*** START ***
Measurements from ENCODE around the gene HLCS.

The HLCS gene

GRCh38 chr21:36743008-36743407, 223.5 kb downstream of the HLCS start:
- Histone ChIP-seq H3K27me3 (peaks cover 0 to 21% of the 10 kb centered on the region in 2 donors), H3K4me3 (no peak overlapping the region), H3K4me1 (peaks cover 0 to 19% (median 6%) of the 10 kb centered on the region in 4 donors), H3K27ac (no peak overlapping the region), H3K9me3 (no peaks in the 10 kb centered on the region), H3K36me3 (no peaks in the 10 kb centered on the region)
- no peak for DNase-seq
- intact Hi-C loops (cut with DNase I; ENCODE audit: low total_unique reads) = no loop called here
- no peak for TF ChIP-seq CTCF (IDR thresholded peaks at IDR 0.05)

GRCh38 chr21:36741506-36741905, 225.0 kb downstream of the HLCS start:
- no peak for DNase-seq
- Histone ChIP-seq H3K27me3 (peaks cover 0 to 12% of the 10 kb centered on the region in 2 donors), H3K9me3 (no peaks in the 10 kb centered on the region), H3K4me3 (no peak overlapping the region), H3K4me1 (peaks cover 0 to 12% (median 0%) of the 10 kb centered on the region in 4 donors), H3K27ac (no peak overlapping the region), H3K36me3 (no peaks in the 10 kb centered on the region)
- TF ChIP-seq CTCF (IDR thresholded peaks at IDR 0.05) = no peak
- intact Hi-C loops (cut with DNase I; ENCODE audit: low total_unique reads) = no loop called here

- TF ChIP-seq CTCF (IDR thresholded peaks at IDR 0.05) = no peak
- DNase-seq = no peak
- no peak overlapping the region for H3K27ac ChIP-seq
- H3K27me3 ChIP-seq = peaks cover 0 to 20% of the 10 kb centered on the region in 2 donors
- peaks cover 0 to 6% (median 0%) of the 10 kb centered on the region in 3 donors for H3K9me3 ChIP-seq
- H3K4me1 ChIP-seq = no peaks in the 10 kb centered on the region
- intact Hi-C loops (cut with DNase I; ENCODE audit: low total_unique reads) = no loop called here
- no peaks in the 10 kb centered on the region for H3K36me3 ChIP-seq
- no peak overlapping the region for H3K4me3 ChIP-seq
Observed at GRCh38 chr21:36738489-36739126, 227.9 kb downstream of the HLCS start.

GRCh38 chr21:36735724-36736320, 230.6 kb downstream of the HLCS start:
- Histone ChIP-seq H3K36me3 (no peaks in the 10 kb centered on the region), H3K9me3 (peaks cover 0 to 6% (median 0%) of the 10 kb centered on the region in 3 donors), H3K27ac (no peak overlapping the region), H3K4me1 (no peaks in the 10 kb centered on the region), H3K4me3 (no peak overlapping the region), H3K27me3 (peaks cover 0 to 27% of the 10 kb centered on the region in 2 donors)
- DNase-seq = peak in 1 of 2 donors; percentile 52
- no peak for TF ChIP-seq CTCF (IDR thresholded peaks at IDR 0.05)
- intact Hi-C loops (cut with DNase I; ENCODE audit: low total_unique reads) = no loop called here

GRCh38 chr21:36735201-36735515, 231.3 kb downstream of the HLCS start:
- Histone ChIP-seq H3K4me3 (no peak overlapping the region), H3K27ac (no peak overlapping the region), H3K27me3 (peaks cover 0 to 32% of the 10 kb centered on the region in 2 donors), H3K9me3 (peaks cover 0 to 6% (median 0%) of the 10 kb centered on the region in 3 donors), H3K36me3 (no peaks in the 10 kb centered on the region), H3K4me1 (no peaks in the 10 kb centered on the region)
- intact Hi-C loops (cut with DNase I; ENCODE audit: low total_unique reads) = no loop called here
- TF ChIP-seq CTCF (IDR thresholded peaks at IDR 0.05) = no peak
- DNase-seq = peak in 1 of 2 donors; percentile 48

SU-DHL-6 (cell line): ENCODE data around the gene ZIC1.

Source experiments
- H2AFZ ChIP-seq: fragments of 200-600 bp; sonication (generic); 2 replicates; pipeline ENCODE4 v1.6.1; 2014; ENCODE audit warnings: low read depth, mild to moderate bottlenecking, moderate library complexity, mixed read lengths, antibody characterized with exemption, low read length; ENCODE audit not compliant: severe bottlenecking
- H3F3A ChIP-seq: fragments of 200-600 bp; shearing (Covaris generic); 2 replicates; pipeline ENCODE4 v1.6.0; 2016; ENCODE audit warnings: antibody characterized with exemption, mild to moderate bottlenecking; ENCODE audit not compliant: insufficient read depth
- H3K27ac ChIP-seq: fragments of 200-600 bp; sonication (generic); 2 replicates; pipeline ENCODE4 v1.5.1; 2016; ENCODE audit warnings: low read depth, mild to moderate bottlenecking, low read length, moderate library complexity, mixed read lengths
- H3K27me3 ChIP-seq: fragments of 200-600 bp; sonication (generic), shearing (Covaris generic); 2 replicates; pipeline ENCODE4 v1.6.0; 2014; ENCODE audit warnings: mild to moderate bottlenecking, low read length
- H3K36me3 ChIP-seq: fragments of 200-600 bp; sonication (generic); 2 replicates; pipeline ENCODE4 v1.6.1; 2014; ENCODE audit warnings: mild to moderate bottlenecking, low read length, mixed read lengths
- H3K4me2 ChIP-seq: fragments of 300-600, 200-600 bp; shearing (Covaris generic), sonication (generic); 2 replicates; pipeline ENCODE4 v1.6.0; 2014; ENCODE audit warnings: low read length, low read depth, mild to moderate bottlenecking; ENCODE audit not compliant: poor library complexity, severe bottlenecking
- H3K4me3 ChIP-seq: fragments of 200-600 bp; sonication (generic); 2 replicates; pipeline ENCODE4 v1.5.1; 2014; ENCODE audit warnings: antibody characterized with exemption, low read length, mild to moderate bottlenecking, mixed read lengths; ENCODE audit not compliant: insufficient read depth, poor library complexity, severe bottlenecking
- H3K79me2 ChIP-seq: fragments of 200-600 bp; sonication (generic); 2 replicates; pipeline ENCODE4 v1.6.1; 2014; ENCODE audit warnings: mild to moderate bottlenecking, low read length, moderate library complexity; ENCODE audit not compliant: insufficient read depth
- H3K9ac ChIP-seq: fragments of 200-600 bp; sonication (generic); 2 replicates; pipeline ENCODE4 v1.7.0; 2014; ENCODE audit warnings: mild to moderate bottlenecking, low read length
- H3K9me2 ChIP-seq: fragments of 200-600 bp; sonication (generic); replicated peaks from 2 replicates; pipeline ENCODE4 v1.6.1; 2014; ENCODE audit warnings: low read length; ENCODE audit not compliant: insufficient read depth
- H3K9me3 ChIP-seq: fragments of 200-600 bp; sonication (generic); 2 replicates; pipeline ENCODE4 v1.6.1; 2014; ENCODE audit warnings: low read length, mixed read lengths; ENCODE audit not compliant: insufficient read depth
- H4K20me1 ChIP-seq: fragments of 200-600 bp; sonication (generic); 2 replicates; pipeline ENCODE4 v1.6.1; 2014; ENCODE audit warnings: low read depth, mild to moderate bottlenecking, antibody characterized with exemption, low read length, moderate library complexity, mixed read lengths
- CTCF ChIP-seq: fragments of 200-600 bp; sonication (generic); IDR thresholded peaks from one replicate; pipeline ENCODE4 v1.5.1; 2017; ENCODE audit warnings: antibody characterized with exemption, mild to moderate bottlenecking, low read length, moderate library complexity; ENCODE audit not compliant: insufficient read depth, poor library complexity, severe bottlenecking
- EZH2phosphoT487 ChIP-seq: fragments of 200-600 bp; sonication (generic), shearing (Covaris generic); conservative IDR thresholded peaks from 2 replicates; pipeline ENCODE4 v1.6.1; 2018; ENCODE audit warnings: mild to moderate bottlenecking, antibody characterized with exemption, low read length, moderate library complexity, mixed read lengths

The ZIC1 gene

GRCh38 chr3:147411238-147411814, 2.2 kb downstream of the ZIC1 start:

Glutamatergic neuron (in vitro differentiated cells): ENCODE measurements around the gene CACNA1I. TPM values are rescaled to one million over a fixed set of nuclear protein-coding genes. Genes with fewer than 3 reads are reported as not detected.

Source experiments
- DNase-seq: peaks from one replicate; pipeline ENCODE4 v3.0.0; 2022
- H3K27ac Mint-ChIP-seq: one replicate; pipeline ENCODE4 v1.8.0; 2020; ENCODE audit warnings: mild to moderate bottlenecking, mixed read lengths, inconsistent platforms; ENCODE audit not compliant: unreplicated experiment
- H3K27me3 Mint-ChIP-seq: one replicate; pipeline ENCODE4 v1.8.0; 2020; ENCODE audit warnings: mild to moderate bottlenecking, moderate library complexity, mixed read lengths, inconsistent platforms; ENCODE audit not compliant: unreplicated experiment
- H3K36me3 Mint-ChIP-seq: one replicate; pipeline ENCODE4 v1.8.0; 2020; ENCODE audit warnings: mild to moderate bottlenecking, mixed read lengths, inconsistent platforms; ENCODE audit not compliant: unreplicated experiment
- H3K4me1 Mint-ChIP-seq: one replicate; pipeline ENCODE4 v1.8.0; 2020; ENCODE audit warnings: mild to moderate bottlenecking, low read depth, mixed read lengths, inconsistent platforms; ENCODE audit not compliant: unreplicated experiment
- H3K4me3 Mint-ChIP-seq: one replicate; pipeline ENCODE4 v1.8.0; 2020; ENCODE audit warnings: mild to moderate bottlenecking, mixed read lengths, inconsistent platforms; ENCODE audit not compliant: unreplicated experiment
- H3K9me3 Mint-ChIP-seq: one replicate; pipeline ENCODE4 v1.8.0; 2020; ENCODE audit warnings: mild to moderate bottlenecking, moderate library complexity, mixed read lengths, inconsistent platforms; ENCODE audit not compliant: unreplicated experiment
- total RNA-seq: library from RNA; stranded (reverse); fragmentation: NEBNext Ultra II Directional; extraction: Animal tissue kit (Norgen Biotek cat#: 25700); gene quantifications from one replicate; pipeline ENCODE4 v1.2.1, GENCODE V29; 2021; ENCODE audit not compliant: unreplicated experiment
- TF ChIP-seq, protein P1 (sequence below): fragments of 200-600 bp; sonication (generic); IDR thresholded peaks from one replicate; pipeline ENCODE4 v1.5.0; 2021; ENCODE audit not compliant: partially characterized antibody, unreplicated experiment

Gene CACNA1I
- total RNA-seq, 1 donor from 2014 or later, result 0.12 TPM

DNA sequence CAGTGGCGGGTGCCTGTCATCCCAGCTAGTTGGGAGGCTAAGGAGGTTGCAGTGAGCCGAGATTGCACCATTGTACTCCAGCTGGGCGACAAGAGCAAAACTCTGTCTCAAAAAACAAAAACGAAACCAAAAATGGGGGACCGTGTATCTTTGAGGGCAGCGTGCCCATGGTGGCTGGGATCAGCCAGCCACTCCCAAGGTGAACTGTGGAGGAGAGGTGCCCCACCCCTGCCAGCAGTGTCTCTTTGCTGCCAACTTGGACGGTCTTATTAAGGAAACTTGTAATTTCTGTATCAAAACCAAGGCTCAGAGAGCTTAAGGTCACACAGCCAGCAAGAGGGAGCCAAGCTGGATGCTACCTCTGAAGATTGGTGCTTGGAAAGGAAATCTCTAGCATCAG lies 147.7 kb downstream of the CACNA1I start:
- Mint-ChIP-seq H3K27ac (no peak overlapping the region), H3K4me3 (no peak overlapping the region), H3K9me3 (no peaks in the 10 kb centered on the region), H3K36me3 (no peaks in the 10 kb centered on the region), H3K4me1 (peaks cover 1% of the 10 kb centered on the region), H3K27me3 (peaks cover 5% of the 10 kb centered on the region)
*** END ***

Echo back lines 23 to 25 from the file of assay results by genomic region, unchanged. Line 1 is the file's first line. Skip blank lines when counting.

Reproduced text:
GRCh38 chr21:36735724-36736320, 230.6 kb downstream of the HLCS start:
- Histone ChIP-seq H3K36me3 (no peaks in the 10 kb centered on the region), H3K9me3 (peaks cover 0 to 6% (median 0%) of the 10 kb centered on the region in 3 donors), H3K27ac (no peak overlapping the region), H3K4me1 (no peaks in the 10 kb centered on the region), H3K4me3 (no peak overlapping the region), H3K27me3 (peaks cover 0 to 27% of the 10 kb centered on the region in 2 donors)
- DNase-seq = peak in 1 of 2 donors; percentile 52